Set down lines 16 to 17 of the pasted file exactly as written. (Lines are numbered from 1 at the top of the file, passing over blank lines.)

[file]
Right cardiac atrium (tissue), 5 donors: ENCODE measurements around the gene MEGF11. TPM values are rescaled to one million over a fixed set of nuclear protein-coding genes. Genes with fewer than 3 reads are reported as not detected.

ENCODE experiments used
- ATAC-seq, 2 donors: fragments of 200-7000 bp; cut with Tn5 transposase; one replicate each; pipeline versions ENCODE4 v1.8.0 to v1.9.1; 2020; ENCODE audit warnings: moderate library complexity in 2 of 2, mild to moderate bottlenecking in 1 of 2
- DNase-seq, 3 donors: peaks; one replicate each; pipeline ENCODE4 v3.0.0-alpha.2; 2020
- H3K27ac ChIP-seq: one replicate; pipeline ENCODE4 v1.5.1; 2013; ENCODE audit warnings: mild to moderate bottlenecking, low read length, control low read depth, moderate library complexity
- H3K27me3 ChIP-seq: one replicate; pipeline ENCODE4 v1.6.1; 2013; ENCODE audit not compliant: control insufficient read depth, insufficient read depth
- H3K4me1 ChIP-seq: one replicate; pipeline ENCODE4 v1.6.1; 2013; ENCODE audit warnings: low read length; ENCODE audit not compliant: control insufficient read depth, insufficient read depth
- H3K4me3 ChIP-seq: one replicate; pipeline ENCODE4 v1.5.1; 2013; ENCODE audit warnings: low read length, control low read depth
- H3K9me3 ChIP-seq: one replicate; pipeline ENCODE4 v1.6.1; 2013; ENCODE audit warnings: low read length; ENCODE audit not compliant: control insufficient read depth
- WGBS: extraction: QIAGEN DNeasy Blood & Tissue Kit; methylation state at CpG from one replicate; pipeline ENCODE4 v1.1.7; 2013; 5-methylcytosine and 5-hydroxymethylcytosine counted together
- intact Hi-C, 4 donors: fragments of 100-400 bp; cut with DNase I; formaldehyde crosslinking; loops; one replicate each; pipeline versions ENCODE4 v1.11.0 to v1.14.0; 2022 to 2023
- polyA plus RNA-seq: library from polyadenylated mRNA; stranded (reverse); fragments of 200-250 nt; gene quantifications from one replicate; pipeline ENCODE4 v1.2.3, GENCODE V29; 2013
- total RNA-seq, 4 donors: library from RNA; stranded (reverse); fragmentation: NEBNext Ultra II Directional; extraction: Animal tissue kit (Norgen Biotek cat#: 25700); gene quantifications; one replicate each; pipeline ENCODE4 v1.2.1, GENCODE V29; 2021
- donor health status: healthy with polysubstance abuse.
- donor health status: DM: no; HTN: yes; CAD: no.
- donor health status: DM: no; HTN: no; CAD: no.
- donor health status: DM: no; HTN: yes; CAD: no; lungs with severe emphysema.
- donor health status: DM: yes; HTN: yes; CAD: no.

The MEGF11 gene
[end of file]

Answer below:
- donor health status: DM: no; HTN: no; CAD: no.
- donor health status: DM: no; HTN: yes; CAD: no; lungs with severe emphysema.